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AUSTIN, Texas — Thwaites Glacier, the large, rapidly changing outlet of the West Antarctic Ice Sheet, is not only being eroded by the ocean, it’s being melted from below by geothermal heat, researchers at the Institute for Geophysics at The University of Texas at Austin (UTIG) report in the current edition of the Proceedings of…

New research points to an explosion of color in early paravians and maniraptors, but the research also suggests the genes that control the colors of skin, hair and feathers are part of the body’s melanocortin system, which also influences metabolism, inflammation and sexual function. “We hypothesize,” says Clarke, “that what we’re seeing is a big…

New research that revises recently established conventions allowing scientists to decipher color in dinosaurs may also provide a tool for understanding the evolutionary emergence of flight and changes in dinosaur physiology prior to the origin of flight. In a survey comparing the hair, skin, fuzz and feathers of living terrestrial vertebrates and fossil specimens, a…

Joseph Levy was preparing for a season of scientific research in Antarctica last week when he got the call: Stand down. Dr. Levy, a research associate at UT Austin’s Institute for Geophysics, is studying the climate history of the dry valleys of Antarctica by analyzing buried ice sheets that have been frozen since the last ice age…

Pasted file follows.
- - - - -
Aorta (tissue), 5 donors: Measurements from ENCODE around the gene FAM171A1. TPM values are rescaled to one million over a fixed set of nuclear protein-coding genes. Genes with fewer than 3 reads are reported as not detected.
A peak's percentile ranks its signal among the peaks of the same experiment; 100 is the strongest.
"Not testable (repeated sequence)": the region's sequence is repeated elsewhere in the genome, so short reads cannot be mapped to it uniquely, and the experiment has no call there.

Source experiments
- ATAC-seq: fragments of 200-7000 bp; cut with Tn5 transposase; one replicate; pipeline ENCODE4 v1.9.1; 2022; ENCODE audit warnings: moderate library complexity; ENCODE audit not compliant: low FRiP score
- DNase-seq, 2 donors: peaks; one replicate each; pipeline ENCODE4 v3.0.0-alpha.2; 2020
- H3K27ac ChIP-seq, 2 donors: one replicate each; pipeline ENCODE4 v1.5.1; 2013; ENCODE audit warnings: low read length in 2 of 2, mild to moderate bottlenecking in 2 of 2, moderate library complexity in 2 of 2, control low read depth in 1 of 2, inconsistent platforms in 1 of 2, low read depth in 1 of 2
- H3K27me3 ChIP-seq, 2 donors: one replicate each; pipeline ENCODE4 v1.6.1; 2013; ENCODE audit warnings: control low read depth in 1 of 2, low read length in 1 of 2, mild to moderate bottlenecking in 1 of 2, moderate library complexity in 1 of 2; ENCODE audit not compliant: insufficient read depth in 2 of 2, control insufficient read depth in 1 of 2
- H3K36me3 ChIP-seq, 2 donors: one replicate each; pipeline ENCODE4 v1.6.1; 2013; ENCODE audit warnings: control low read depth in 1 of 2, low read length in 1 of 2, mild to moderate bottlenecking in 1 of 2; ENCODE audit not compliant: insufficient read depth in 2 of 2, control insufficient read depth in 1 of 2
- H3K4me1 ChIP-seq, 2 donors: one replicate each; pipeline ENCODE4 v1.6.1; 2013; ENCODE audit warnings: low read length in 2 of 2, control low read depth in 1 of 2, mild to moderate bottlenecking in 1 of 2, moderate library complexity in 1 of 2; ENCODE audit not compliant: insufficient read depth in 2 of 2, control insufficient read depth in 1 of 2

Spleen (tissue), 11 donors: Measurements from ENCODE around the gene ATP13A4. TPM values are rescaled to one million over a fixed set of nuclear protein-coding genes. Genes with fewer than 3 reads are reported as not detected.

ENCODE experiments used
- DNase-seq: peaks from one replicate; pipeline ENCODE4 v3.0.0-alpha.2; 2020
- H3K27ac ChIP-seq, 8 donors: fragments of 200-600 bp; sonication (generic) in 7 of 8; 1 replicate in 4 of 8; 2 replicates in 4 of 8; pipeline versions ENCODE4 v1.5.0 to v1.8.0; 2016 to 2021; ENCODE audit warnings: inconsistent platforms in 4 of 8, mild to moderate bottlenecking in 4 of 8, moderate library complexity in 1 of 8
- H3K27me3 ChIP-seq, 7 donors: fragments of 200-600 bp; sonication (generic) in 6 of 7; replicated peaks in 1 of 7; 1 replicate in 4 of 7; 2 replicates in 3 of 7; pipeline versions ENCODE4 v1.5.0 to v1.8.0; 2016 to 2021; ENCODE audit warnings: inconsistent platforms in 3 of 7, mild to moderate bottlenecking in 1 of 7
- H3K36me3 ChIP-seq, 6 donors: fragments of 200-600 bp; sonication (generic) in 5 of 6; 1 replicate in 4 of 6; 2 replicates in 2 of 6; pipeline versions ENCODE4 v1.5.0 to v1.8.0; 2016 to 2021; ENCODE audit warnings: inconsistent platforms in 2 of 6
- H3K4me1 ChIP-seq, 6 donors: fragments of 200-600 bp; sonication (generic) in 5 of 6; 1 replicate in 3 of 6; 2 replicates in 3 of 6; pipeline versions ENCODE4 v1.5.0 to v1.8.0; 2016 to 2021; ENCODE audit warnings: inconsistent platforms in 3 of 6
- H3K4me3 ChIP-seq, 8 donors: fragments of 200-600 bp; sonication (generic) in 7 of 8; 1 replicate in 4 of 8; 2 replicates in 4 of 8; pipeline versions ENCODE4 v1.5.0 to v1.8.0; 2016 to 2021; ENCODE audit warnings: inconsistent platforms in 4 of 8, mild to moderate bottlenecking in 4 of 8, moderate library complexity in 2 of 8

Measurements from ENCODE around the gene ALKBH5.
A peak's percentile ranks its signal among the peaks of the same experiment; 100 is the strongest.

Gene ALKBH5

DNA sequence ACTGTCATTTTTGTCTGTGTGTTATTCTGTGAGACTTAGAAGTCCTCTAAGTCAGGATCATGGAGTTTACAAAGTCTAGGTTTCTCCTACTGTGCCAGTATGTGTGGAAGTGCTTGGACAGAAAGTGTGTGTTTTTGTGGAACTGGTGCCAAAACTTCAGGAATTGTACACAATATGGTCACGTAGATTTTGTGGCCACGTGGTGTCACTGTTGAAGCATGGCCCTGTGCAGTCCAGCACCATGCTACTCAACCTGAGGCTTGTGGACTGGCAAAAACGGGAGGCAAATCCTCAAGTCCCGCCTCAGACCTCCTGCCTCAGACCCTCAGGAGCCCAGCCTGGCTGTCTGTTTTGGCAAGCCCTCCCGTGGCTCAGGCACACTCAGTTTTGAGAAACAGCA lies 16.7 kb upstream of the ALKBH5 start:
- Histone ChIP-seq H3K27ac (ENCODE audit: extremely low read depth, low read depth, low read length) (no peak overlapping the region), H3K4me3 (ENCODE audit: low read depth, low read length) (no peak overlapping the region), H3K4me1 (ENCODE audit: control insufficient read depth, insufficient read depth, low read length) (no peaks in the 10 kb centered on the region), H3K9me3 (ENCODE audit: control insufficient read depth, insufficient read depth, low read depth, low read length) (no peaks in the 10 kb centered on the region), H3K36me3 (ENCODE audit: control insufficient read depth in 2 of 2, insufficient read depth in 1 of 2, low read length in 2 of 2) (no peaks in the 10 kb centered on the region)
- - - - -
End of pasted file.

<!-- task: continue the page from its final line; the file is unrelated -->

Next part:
Variations in the rate of global warming since the 1970s were not caused by atmospheric changes that affect how much solar radiation reaches the Earth’s surface, a new study says.Over the past century, rising greenhouse gas levels have caused global average temperatures to increase, climate scientists Kaicun Wang and Robert Dickinson write in the Proceedings…

For the first time, scientists have documented an acceleration in the melt rate of permafrost, or ground ice, in a section of Antarctica where the ice had been considered stable. The melt rates are comparable with the Arctic, where accelerated melting of permafrost has become a regularly recurring phenomenon, and the change could offer a…

Los Angeles Times, July 13, 2013 Featuring: Ian Dalziel Ancient volcanoes discovered deep in the ocean off Antarctica may explain a climate mystery critical to predicting Earth’s fate as humans pump more carbon dioxide into the atmosphere. University of Texas geologists dredging thousands of feet below the surface of the central Scotia Sea off the…

USA Today, July 9, 2013 Featuring: J.P. Nicot Texas’ current drought is caused by changes in ocean circulation patterns such as La Nina, anthropogenic climate change, and other factors. One thing intensifying the drought’s impact is hydraulic fracturing. Water consumption for fracking in the state jumped 125% in three years and will continue to increase…

AUSTIN, Texas — In a development that will help predict potential sea level rise from the Antarctic ice sheet, scientists from The University of Texas at Austin’s Institute for Geophysics have used an innovation in radar analysis to accurately image the vast subglacial water system under West Antarctica’s Thwaites Glacier. They have detected a swamp-like…

Rising Sea Level Tied to Faster Melt

Wall Street Journal, June 2, 2013 Featuring: Clark Wilson Accelerated melting of polar ice sheets and mountain glaciers was the driving factor behind a rise in the global sea level of 16.8 millimeters, or about two-thirds of an inch, between 2005 and 2011, according to a study published Sunday in Nature Geoscience. The study resolves long-standing…

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